It’s the summer holidays. It has rained a whole of two days and siblings around the country are complaining about the most mundane things. Like,

“MUM! He’s looking at me funny. Tell him to stop.”

My eldest brother used to complain I breathed too loudly whilst he was watching the TV. He certainly used to stare at me in a way that induced a loud plea to my parents to make him stop.

You’d think I’ve moved on but at the ripe old age of 41 I still find myself wishing strangers wouldn’t let their eyes linger a moment too long. A decade ago it was much harder. When the emotions of pushing my son around in wheelchair were raw and constantly bubbling under the surface. Harder still were the times when the look was followed up with words.

Words I don’t know how to respond to.

Words that cut through my heart, no matter how well intentioned.

Words that leave me feeling vulnerable and exposed.

Photo by Oleg Magni from PexelsThere are many disability clangers, some I wrote about here. A couple of years ago, I was in our local supermarket when a stranger stopped her work, looked sympathetically between me and my eldest son and sighed ‘Aaaaaah!’, as though slightly disappointed at what she could see.

Only this week, I was messaged by a parent asking how I cope with stranger stares and uninvited comments. Some parents become indignant and frustrated, wanting to correct the stranger with explanations like, “My child is happy and has achieved so much” or “He doesn’t need your sympathy.”

More often these days, I simply smile in response to stares or impromptu conversations. In my book, The Skies I’m Under, I tell how I gave one poor man in the supermarket an earful. With time, I have come to realise the stranger staring is simply having the same emotions I once had.

I remember our defining moment.

The time my world changed as a result of the quiet, well-crafted words of a consultant breaking bad news. That juncture is etched into my memory like a finely carved masterpiece. Each detail has been marked, smoothed and toned over time. Without hesitation, I can recall the consulting room where the ‘news’ was broken. My senses flood with the memory; the scent of bleach, glaring lights, the touch of my husband’s hand in mine and the silence interrupted by the doctor’s words. Recalling the experience is like hearing an old familiar tune that transports me back in time to a moment and place never to be forgotten.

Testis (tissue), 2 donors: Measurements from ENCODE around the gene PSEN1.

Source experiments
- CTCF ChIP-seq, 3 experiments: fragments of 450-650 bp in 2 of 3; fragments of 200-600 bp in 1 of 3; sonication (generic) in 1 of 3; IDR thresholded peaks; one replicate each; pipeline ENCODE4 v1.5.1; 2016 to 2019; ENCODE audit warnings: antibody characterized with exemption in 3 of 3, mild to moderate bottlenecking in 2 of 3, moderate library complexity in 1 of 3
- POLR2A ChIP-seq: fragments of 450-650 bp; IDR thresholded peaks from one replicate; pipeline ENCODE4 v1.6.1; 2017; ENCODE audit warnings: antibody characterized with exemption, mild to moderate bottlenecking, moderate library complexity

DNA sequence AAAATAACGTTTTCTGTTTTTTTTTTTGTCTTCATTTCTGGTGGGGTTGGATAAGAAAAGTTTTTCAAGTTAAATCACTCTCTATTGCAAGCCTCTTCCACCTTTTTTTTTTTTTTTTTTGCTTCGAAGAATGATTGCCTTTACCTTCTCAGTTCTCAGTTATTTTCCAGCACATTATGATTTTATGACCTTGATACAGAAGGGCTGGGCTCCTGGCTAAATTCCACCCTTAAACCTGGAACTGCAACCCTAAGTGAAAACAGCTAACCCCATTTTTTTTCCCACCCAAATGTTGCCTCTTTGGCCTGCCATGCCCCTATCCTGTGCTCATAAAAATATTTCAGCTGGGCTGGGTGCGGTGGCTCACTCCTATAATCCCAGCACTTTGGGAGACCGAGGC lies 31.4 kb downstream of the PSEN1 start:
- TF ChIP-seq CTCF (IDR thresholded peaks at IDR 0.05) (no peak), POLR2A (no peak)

When a Stranger looks at us with eyes of fear, sadness, confusion or regret, I try to remember this is their moment of diagnosis.

This is a strangers first flash of disability.

I was shocked and saddened by the news of disability and this stranger, stacking shelves, is simply having the same emotions. There is a time I could have been that stranger. Even today, I find myself looking at a family like ours out of a sense of camaraderie but I don’t always get chance to explain my lingering looks leaving me appearing like just another staring stranger.

Even though I have largely moved on from the doctor’s office, this stranger hasn’t been on my journey. It is as though we all stand on the same beach but some of us have crossed a line in the sand into a world of disability. As a result, our perspective has changed. We look across and see the mountains in the distance as clouds gather and form at their peak’s, while others can only see the sand and dunes close by. The same smell of ocean fills our nostrils, with the sound of waves echoing in our ears yet we look at the beach, we look at life, in a different way. I cannot expect others to know what I know.

I cannot expect a stranger to understand.

So, with each grimace of confusion, tilted head of sympathy, and sigh of tragedy, at my child’s condition, I try to smile and remember. I was once there too. In truth, I stayed there longer than I would have liked and some days that moment remains too present and close for comfort.

Sometimes, I have the articulation and words to speak. To try to re-assure this stranger that we are so much more to see than what meets their eyes. That there is more to the world of disability than the doctor’s office. But with each stare, I try to give a little grace and kind recognition that the reality of the ‘news’ can be an uncomfortable and scary place.

The truth is, only a small portion of families get to experience the highs and lows of the journey beyond the doctor’s office. What to say to children? Well that is simple, tell them the truth in accessible terms because children are only asking from a place of inquisitiveness and curiosity. Smile, don’t show embarrassment or fear but speak with kindness.

How do you cope with stares? What do you say to unexpected comments?

Written by Rachel Wright, Director and Founder of Born at the Right Time

Rachel is a qualified nurse and unqualified mum of 3, parenting a son with complex disabilities and life-limiting epilepsy. She’s an award winning blogger and the author of two books The Skies I’m Under and Shattered: God’s view through life’s broken windows.

Since founding Born at the Right Time in 2015, Rachel has tried to be funny whilst speaking about parenting a child with complex needs in places such as parliament, national and international conferences, local and national radio and digital TV. An expert through lived experience, Rachel works towards bridging the gap between families of children with complex conditions and the practitioners who support them.

To balance out her infatuation for salt ‘n vinegar crisps and hummus, Rachel regularly puts on trainers and goes for a run slow jog. Her middle son is writing a book titled, ‘My mum’s epic fails’. It is likely to have more than one volume.